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Player Preview: Dalano Banton could be another hidden gem

The Raptors’ first hometown draft pick has an intriguing collection of skills, but will they come together?

NBA: Preseason-Philadelphia 76ers at Toronto Raptors John E. Sokolowski-USA TODAY Sports

Kyle Anderson came into the NBA as something of an object of curiosity — here was a 6’9, 200’ish pound... forward? Point guard? He had ball-handling skills, definitely, but he couldn’t really shoot. He was also so unathletic (for a high-end college prospect), that his nickname became “Slo Mo.” At the same time, he stuffed the box-score to the extent that he was called the: “bigest triple double threat in college basketball.”

What the heck was this guy? Where he should he play? What should he be expected to do on the court?

Flash forward and Kyle Anderson, now in his seventh season, just put up a five and a half-win season, with a win shares per 48 minutes that ranked him 45th in the NBA. The short answer to the questions was — he’ll play anywhere, and he’ll give you a nice piece of everything.

This isn’t to say that Toronto Raptors rookie (and pride of the 6ix) Dalano Banton is going to one day put up a Top-50 season in the NBA, but if you’d ever wondered what “a more athletic Kyle Anderson” might look like — well, the Raps are going to try to help Banton find out.

The appeal is obvious. Banton has basically the same frame as Anderson did coming into the NBA, with, a very similar set of skills. He’s clearly a point-guard, but he can rebound and get blocks like a big wing (which he also is).

But judging by how quickly he gets up and down the court, it’s a safe bet no one will ever call him Slo Mo.

The big red flag, and stop me if you’ve heard this about a Raptors prospect before, is that Banton can’t shoot. At least, not yet — let’s see what the famed Raptors development program can do — but a .408/.237/.631 line in college doesn’t provide any obvious optimism.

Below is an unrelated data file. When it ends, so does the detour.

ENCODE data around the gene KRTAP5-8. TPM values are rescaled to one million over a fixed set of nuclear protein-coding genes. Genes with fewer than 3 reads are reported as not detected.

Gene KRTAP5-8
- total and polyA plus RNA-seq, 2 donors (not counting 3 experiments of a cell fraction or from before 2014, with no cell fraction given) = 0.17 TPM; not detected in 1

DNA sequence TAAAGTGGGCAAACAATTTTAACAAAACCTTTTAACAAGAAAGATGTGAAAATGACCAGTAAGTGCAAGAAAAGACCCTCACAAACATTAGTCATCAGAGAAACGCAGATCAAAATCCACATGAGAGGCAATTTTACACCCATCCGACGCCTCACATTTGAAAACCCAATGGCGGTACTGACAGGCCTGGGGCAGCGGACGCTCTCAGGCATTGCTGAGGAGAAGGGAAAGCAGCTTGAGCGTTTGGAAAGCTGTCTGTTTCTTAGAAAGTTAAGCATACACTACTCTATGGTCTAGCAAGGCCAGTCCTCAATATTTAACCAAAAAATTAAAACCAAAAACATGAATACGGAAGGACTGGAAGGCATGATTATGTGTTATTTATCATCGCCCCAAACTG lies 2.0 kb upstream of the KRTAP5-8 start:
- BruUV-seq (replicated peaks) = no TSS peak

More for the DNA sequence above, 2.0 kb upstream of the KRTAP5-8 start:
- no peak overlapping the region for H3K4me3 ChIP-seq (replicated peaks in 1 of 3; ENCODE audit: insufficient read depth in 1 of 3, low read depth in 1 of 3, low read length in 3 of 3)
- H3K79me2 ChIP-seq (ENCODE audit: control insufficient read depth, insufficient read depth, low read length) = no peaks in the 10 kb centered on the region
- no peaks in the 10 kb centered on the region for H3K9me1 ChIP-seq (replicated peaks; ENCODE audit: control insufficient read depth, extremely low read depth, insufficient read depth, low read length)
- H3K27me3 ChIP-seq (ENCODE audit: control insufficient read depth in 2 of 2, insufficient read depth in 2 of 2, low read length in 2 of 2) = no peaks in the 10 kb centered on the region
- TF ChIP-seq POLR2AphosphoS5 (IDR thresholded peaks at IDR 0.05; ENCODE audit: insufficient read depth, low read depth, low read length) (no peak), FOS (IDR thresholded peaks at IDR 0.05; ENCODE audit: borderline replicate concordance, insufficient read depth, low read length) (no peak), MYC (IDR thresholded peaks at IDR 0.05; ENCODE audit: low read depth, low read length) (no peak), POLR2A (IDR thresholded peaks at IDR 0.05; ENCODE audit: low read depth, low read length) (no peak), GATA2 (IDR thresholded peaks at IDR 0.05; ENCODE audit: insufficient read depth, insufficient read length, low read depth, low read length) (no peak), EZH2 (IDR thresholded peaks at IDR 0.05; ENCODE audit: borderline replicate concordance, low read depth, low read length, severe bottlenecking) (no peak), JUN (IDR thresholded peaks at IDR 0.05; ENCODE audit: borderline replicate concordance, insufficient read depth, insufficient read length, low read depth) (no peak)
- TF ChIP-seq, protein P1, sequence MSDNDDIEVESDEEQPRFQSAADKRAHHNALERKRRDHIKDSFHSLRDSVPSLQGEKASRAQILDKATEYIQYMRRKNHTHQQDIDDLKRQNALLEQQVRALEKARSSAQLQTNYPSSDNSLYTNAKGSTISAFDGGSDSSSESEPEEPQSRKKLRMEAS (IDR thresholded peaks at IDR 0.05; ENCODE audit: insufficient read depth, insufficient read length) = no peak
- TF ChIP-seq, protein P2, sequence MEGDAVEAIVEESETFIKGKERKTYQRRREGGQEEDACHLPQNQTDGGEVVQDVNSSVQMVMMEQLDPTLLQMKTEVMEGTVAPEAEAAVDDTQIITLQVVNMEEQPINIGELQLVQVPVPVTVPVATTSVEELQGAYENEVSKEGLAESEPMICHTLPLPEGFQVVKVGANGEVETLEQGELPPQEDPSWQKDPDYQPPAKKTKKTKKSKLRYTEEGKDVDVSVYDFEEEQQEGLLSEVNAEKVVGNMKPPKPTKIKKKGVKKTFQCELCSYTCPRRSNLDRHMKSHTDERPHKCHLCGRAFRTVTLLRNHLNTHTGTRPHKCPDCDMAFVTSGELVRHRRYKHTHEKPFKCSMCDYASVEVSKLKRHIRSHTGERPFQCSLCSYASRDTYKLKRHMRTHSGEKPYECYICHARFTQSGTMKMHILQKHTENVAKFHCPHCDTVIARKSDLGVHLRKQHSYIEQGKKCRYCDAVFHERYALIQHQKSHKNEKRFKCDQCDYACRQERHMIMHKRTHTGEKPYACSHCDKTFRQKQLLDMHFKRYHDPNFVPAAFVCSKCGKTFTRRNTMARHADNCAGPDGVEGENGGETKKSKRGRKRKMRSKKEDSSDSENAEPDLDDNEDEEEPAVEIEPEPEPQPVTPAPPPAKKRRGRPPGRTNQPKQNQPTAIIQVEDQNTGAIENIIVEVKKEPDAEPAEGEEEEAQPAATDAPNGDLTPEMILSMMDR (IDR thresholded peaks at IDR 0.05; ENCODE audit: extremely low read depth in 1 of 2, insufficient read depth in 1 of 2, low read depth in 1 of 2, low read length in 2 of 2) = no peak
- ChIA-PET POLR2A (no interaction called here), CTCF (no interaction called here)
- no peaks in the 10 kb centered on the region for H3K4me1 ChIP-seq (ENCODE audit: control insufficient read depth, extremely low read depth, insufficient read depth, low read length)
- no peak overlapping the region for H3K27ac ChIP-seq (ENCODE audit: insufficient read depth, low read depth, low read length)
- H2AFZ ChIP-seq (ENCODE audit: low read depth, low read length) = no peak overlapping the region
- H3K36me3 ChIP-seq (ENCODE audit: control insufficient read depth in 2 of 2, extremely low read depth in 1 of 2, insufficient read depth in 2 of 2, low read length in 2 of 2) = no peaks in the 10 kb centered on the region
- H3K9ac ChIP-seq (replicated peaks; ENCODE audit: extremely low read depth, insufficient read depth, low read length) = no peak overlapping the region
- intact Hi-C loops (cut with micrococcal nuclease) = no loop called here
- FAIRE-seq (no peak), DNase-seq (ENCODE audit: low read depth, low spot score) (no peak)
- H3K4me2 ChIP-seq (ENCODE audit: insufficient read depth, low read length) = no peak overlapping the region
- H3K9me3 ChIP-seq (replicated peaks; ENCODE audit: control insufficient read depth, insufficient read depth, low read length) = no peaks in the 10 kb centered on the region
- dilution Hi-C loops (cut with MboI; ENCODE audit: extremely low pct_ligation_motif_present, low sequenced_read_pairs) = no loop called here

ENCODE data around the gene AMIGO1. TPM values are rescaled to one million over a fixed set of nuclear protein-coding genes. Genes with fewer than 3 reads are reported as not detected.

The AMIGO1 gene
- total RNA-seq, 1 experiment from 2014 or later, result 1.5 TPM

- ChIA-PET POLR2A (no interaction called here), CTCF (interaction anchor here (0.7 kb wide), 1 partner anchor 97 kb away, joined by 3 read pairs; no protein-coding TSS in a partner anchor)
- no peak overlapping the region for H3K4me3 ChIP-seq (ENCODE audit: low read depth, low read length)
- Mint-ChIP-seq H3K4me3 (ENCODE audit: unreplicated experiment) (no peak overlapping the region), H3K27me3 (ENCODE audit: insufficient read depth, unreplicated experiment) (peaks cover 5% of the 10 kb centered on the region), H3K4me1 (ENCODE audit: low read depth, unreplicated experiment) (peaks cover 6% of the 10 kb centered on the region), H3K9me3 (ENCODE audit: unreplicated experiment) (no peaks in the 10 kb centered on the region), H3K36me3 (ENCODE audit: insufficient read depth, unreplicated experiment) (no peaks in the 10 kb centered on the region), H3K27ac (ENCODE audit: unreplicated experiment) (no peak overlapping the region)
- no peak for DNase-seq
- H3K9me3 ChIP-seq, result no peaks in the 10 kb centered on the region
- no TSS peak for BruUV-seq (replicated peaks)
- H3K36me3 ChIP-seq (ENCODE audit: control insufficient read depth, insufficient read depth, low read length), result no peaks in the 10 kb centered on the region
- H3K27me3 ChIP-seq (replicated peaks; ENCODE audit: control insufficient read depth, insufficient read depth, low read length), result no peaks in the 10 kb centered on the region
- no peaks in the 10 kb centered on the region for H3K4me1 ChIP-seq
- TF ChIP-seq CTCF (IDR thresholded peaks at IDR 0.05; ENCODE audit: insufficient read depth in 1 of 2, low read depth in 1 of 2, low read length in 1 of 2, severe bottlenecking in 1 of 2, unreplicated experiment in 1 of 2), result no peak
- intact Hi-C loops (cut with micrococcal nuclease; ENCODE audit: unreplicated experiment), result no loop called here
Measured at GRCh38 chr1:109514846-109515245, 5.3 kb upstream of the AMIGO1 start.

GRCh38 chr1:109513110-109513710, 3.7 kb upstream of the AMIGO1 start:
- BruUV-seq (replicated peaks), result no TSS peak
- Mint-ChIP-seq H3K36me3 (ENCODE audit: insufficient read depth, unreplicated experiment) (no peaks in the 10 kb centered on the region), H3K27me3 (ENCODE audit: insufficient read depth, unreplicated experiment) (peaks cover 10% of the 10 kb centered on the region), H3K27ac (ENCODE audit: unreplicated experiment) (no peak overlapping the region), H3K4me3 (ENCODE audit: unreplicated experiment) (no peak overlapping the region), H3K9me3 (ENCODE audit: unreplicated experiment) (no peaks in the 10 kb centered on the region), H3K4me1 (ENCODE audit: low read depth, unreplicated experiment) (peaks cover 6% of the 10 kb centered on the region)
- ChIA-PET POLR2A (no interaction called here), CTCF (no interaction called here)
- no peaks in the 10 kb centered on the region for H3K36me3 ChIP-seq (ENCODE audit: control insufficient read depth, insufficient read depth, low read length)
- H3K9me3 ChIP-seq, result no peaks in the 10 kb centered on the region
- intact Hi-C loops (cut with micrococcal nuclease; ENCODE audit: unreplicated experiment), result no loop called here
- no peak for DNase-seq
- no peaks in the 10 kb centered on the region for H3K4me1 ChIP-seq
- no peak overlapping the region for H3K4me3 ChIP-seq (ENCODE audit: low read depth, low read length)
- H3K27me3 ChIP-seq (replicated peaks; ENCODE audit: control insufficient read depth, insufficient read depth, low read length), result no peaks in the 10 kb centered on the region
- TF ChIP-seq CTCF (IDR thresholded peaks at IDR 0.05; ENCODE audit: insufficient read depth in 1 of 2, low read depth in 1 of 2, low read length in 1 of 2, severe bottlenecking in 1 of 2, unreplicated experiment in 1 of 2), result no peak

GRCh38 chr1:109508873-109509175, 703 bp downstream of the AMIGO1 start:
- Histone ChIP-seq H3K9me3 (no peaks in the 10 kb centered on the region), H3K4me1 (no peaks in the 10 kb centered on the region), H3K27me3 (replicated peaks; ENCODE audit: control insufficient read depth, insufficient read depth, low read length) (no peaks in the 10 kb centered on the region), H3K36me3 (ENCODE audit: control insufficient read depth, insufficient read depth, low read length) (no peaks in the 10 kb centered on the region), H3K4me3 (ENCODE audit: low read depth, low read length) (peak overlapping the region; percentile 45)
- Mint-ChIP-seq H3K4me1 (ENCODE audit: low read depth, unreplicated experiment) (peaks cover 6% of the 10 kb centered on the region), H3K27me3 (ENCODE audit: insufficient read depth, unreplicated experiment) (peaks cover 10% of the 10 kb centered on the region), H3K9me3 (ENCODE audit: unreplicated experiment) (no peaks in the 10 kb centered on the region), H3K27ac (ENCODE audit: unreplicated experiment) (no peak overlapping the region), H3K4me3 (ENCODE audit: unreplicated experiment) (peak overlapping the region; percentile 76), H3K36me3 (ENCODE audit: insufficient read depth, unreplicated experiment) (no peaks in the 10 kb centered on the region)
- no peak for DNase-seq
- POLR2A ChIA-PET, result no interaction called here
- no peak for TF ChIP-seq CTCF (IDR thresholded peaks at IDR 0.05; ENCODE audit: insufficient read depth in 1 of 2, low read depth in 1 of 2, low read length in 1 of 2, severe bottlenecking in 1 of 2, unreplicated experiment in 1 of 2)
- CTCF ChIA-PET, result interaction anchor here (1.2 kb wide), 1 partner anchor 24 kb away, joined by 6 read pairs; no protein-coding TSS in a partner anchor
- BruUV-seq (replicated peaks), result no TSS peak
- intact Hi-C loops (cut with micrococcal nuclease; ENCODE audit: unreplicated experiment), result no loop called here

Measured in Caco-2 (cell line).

(For reference, Anderson, despite his rep, put up a .452/.375/.736 line in college, which exlains why he played at UCLA, and not Western Kentucky and Nebraska, and why the defending champion Spurs took him in the first round, not half-way through the second.)

Still, Banton shows enough touch at times to suggest there is a shot-maker in there, somewhere. If there is, then Banton can leverage his major strength, a high basketball IQ, and excellent passing skills and things get interesting.

Banton has shown the ability to make high-end reads in the pick and roll, using his size to see over the defender; in fact he was second in college basketball in assist rate for a player 6’7 or taller. Just behind a fellow named... Scottie Barnes.

Banton possesses that natural ability to see a pass just before the defense does. A great example is in this two-possession sequence in the summer league against Brooklyn.

Banton attacks downhill, and between that momentum and his length, the Nets can’t keep him out of the paint. He makes a nice dump-off pass, and then when the play resets, he immediately attacks again, not waiting for the screen, to totally throw off an already scrambling Nets defense before making another nice dump-off pass.